A better trained early years’ workforce is vital if children from poorer backgrounds are to have a fair chance of succeeding at school, a new report from the Sutton Trust says today.

The report details the conclusions of those attending the Sutton Trust/Carnegie social mobility summit in May, which brought together researchers from the UK, US, Canada and Australia.

The researchers agreed that well-targeted investment in training those who work with young children was crucial, particularly in the UK which spends more than other countries on early childhood education, yet has bigger gaps between the richest and poorest four and five year-olds in school readiness (based on the top and bottom 10%). The US gap is 22 months, while that in the UK is 19 months, compared with 10.6 months in Canada and 14.5 months in Australia.

Parenting and the level of parental education were agreed to be the biggest factors lying behind these gaps. However, the education of early years and childcare workers matters as they can do a lot to improve the vocabulary, cognitive and social skills of young children, not least where they are not gaining those skills in the home.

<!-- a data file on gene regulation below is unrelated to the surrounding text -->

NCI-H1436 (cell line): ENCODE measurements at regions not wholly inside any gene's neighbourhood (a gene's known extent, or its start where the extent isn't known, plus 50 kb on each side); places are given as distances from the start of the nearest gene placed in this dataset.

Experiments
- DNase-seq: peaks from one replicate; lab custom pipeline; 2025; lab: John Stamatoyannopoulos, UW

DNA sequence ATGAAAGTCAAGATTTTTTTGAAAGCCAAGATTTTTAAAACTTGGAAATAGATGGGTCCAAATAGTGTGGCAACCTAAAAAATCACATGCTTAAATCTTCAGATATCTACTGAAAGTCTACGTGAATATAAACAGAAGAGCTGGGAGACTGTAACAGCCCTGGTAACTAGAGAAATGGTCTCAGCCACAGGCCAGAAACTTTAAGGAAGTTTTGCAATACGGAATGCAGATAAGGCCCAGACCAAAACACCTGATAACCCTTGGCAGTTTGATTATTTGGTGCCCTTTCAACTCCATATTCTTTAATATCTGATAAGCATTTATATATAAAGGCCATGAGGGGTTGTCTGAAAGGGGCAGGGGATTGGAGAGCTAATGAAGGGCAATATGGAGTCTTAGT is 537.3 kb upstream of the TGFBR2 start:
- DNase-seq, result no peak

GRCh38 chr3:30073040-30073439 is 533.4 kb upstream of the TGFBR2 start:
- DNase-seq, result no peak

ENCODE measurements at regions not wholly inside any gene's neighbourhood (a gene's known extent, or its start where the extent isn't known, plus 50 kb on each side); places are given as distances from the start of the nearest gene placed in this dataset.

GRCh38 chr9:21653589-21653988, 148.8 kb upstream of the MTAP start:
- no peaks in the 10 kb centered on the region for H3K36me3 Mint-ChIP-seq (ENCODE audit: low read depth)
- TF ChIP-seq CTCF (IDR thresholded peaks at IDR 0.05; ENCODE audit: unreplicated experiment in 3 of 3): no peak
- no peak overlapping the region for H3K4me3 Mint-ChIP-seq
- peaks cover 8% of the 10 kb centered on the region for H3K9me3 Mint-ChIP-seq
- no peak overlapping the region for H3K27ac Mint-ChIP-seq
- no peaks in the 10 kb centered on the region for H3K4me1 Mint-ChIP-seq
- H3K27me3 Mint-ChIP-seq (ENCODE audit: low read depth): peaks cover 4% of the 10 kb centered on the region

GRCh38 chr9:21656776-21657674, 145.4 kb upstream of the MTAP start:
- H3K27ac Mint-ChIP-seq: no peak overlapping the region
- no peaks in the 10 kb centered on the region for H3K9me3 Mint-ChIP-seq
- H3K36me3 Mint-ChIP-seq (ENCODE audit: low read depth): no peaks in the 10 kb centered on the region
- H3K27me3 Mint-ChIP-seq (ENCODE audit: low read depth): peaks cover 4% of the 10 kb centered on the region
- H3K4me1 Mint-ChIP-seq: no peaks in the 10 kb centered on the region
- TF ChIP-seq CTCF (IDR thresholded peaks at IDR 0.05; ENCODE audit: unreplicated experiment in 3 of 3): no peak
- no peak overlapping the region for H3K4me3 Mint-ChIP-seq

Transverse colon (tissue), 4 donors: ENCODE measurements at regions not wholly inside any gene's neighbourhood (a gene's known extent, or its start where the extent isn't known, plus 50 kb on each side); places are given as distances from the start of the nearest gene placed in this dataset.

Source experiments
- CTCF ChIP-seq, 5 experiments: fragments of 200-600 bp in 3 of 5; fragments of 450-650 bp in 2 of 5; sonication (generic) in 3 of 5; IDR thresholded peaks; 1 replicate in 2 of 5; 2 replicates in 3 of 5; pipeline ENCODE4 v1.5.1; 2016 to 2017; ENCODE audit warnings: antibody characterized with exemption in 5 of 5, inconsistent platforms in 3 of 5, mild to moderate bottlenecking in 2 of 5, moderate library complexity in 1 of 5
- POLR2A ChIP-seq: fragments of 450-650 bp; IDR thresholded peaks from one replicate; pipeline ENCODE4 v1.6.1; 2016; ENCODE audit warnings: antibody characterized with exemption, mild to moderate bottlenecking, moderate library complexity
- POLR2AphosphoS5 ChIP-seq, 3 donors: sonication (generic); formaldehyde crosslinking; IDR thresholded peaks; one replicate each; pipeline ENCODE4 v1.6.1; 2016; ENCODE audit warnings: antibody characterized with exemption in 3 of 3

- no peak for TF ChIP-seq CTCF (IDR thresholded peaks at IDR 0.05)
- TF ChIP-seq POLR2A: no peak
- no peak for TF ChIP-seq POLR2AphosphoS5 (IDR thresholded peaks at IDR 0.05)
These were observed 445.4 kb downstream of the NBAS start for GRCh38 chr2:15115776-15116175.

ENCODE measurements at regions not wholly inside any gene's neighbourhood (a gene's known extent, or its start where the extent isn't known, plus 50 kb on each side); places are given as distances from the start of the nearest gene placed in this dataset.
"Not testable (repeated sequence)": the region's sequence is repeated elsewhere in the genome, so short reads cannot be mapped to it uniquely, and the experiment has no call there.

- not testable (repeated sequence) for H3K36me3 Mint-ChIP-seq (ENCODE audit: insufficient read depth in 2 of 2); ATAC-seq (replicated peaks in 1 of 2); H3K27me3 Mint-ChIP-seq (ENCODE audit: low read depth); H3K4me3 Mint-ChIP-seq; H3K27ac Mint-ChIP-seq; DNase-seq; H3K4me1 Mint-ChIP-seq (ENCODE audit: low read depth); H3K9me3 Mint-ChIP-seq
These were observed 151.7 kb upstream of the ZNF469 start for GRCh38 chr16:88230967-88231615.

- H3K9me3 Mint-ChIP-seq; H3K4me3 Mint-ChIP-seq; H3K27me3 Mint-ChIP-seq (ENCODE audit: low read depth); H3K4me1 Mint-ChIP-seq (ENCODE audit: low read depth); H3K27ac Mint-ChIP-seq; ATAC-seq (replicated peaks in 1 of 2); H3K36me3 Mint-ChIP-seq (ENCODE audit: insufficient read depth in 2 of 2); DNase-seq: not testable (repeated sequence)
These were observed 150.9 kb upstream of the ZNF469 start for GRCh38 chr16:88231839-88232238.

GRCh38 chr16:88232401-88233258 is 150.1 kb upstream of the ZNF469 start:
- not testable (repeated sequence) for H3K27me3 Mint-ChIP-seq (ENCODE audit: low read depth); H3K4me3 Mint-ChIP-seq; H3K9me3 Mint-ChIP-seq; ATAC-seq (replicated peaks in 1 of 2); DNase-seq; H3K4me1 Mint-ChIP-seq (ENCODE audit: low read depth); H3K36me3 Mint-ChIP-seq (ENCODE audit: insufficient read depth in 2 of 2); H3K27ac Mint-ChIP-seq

Among suggestions to help improve social mobility through education, the report also urges:

  • A peer feedback programme for teachers, based on observations in the classroom to help their professional development, drawing on the best evidence across the world.
  • A work-based training route in further education for school leavers, designed and funded by employers, with support conditional on outcomes
  • Incentives for universities to engage with pupils earlier on, at the end of primary school and start of secondary school

Sir Peter Lampl, chairman of the Sutton Trust, said today:

“The early years are vital to every child’s development, and essential to their future life chances and social mobility. The government is right to continue investing in the early years, with more places for poorer two year-olds, but it is vital that the workforce has the skills and education to provide those youngsters with a good vocabulary and the cognitive and social skills that will prepare them for school.

“Working with young children should not be seen as a lower skilled, lower paid or lower status profession than working with those over the age of five. Most of the gaps that we see between poorer and better off young people are evident from a very early age, so investing wisely at this stage can make a huge difference.”

The Sutton Trust will use the ideas from the summit to inform its future research work. £3 million is being invested over five years in an early years’ intervention fund, in partnership with the Impetus Trust.

The summit was addressed by the Deputy Prime Minister Nick Clegg, Opposition leader Ed Miliband and Education Secretary Michael Gove, who all agreed on the importance of addressing social mobility.

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